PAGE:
Cunningham is an author, filmmaker, photographer and speaker who became interested in the relationship between humans and their hair when she herself underwent a major haircut. Her latest project, “I Am More Than My Hair,” aims to destigmatize and celebrate baldness.
Cunningham held a fashion show in April featuring men, women and children who are bald either as a result of a medical condition or to support a loved one. The show’s aim was to raise funds for a documentary about her project.
HuffPost chatted with her about how the idea came about and what inspires her to keep the movement going.
What inspired you to launch this project?
I had long locs for many years, past my waistline. People always connected me with my hair. Around the time I was getting ready to publish my first book, I started swimming. I started getting head colds because my hair wasn’t fully drying and I was having neck and back pain, I think because it was so heavy. At the same time, someone connected me with a woman who was part of an organization that raises money for women of color to get cancer treatments. She asked if I knew anyone who would be willing to get their hair cut and donated to the organization, and I did it. I was surprised how negative the response was.
From friends and family?
From everyone. They were so concerned about my hair and how I would look without it. People would send me emails saying it’s not the right time, with branding for the book [Feminine Transitions: A Photographic Celebration of Natural Beauty], that my hair is beautiful. I asked one of the women who said that to me ― what would you tell your daughter if she involuntarily lost her hair? Would you tell her she is no longer beautiful? That was kind of a spark for me to start the project.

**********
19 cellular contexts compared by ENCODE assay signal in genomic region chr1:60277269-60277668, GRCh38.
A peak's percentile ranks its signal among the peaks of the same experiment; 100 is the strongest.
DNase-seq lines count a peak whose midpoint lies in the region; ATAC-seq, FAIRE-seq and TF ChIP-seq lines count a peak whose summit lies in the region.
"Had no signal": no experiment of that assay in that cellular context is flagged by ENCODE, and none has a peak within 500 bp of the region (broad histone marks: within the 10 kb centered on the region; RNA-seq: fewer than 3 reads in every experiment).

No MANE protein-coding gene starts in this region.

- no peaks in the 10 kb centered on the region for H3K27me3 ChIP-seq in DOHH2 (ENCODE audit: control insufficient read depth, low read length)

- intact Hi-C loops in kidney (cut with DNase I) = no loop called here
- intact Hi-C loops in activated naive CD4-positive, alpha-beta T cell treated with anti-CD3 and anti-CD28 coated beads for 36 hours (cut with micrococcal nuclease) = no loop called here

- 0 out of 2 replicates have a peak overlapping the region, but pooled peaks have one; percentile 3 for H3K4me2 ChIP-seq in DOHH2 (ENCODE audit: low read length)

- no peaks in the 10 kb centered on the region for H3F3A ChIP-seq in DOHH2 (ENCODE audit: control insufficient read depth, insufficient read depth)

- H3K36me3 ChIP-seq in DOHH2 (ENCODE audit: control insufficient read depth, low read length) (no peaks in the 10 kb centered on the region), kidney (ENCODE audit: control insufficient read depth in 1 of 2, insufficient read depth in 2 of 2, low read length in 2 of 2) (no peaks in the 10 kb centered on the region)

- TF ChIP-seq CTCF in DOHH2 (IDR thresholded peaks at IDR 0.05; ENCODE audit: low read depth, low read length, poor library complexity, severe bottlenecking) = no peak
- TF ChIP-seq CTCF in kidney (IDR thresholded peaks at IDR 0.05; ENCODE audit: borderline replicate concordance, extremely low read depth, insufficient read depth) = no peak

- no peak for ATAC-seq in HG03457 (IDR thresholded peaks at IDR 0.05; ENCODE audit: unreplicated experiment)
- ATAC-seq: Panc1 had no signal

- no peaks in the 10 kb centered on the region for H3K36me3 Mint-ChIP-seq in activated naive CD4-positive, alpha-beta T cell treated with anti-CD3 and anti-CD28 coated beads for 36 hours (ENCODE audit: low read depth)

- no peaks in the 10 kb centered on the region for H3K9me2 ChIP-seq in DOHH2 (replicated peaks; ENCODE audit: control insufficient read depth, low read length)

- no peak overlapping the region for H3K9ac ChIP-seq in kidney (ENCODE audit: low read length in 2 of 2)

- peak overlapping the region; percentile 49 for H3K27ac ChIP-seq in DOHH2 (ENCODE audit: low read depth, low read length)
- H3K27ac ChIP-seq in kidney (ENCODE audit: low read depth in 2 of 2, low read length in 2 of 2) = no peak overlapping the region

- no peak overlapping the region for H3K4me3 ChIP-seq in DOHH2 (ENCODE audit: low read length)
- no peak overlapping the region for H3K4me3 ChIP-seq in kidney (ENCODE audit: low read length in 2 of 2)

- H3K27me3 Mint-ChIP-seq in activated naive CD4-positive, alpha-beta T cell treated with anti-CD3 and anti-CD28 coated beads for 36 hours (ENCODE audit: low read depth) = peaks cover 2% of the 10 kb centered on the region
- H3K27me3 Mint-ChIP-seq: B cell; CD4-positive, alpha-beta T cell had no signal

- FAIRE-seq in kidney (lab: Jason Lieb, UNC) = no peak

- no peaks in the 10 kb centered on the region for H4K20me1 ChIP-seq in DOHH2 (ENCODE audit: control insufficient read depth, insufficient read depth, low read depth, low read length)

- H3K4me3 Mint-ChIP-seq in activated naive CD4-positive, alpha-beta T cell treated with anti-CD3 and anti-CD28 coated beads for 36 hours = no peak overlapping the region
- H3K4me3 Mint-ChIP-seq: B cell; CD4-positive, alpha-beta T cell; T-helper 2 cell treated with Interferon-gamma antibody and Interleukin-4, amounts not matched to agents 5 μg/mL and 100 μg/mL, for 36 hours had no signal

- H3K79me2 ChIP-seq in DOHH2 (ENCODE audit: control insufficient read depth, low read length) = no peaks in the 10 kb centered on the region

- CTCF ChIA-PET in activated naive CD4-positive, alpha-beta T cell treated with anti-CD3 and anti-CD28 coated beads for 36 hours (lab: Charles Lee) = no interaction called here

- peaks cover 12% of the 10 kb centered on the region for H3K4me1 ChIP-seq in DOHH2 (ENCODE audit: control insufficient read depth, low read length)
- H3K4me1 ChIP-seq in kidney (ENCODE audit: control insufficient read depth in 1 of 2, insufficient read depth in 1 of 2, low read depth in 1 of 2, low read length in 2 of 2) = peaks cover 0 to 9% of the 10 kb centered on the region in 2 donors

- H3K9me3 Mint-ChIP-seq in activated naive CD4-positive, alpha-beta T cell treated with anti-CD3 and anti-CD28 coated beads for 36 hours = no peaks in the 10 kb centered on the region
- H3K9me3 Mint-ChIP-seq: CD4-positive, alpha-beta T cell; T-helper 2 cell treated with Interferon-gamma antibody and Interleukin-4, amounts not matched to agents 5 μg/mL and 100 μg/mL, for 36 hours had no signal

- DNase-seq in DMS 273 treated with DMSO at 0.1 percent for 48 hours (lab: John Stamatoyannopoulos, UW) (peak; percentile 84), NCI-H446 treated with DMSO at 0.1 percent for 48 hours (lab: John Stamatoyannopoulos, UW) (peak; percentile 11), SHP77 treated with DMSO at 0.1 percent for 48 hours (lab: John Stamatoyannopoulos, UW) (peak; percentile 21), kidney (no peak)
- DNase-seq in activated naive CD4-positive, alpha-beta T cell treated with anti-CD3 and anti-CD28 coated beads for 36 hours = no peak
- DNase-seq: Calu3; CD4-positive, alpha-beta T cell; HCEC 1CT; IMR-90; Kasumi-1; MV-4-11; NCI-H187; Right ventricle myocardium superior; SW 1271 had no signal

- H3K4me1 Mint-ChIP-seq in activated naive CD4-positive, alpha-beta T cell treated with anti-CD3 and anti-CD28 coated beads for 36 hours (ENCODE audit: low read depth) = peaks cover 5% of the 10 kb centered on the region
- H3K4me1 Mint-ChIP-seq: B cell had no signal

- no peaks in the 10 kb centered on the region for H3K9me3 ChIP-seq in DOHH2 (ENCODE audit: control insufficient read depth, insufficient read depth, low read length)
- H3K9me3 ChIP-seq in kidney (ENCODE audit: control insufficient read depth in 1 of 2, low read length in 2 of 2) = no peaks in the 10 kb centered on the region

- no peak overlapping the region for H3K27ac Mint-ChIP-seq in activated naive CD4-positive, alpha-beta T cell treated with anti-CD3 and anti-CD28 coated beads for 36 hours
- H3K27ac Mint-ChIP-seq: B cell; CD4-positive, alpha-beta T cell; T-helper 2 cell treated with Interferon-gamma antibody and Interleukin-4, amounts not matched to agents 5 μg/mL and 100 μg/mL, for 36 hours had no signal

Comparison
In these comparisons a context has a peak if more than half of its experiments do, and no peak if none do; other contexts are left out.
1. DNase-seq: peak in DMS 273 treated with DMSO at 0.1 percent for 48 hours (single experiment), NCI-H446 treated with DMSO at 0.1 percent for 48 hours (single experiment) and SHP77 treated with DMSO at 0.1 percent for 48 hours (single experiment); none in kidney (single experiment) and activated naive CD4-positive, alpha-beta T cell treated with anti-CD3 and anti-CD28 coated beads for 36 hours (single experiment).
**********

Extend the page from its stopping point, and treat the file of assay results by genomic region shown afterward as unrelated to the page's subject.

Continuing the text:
What do you want to achieve by putting a spotlight on bald women?
I want people to be aware that when they see a bald woman, it doesn’t mean she has an illness. She might, but that isn’t what it is, necessarily. Many people in the documentary talked about the feeling of being stared at or laughed at. I just want people to treat a bald woman or girl as normal. I know people in the media, for example, think they need to cover up with a wig, and I’m not against doing whatever you want to do, but if there was more awareness surrounding alopecia, I don’t think it would be as taboo.
Why do you think that taboo exists?
Because it’s associated with illness, it’s become, in a way, shameful if a woman is bald. It makes me feel like my beauty is in my hair, and it isn’t. There are so many things going on and so much more of what the person is. It’s like the India Arie song “I Am Not My Hair.” See me. Don’t see my outer appearance.
Many of the women in the documentary told me this was the first time they took a photo without their wig on. It was a blessing to me that they trusted me to tell their stories and also unveil themselves.
Where did the idea for the fashion show come from?
One of the women in my book had the idea to make it a fundraiser with the proceeds going toward the film. I thought ’OK, it will be an awareness thing. It was way beyond what I imagined it to be once I actually saw it.
There was one specific moment where a little girl was crying; she didn’t want to go out without her scarf. A few other participants hugged her and spoke to her about their experience and when she went out, it was a huge difference on the runway. It was just, on multiple levels, so much more beneficial than I thought it was going to be.
Check out more images from the fashion show, along with more information about “I Am More Than My Hair,” on Cunningham’s website.